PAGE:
Format Note Objects in Diagrams
Note objects in diagrams can now be resized and have its contents automatically rearranged. You can also change style attributes like font, background color and text color.
Other improvements and bug fixes that make a difference
MySQL password is remembered for the session, even if not stored in the keychain, so you don’t need to re-enter it when a new connection is needed.
Keyboard shortcuts now work in the Scripting Shell.
MySQL Workbench 6.2 also finally adds native 64bit support for Windows. This should allow working with larger data sets and script files. Oracle Linux/RHEL 7 support was added. To improve quality and user experience, we will be providing 64-bit binaries for Linux. Linux users who want 32-bit binaries, can compile from source.
Include Model Scripts in Forward Engineering and Synchronization
Workbench modeling has always supported attaching SQL script files to the model, usually for documentation/organization purposes. You can now include these attachments to the output script when performing forward engineering or synchronization.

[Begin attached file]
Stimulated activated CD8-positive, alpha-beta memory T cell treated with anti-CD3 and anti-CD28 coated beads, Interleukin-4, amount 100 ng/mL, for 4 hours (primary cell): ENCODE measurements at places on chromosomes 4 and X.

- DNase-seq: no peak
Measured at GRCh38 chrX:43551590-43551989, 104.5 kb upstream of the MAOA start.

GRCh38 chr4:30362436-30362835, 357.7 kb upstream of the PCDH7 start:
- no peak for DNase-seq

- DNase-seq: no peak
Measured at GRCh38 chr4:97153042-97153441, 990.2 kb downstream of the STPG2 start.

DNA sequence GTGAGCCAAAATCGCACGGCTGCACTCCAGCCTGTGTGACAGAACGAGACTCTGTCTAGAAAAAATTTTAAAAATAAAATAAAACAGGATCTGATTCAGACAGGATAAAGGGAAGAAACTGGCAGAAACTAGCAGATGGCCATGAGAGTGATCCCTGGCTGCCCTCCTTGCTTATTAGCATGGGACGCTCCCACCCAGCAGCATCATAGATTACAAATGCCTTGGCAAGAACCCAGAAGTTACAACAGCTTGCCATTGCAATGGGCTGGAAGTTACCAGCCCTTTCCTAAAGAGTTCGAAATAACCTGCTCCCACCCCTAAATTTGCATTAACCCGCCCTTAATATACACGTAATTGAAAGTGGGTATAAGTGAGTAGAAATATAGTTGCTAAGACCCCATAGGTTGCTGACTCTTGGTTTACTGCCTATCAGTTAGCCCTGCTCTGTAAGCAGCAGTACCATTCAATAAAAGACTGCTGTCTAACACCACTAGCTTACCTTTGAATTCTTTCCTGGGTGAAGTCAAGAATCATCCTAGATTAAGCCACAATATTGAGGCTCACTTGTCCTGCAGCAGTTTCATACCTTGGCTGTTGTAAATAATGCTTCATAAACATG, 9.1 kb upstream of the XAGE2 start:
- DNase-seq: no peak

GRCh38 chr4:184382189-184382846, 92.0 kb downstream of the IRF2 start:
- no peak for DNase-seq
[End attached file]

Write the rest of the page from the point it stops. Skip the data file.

Resume data copy in Migration Wizard. If a data copy fails during database migration (because of a timeout or network failure, for example), you can now click Resume to retry the data copy. Workbench will find the last row that was copied successfully and try to restart the copy from that row.
MySQL Fabric servers can now be added to the Workbench home screen. When clicked, these connections will dynamically query the Fabric server and individual connections for all the managed MySQL servers will be created. You can then connect to each instance as usual.
Metadata Lock Browser
MySQL uses metadata locking to manage access to objects (tables, triggers, and so forth). Sometimes that can be puzzling, as your query may block waiting on an object being manipulated by another connection from maybe another user. The Client Connections list was updated to take advantage of the metadata lock information provided in the performance_schema starting in MySQL 5.7.3, to show information about what locks a connection is waiting for and what it holds.
Updated Client Connection Browser
Speaking of the Client Connection browser, a neat feature added in MySQL 5.6 is the connection attribute dictionary, which includes handy things like the name of the clients that are connected (as long as the client supports it). You can access that by clicking the Show Details button in the Client Connection screen.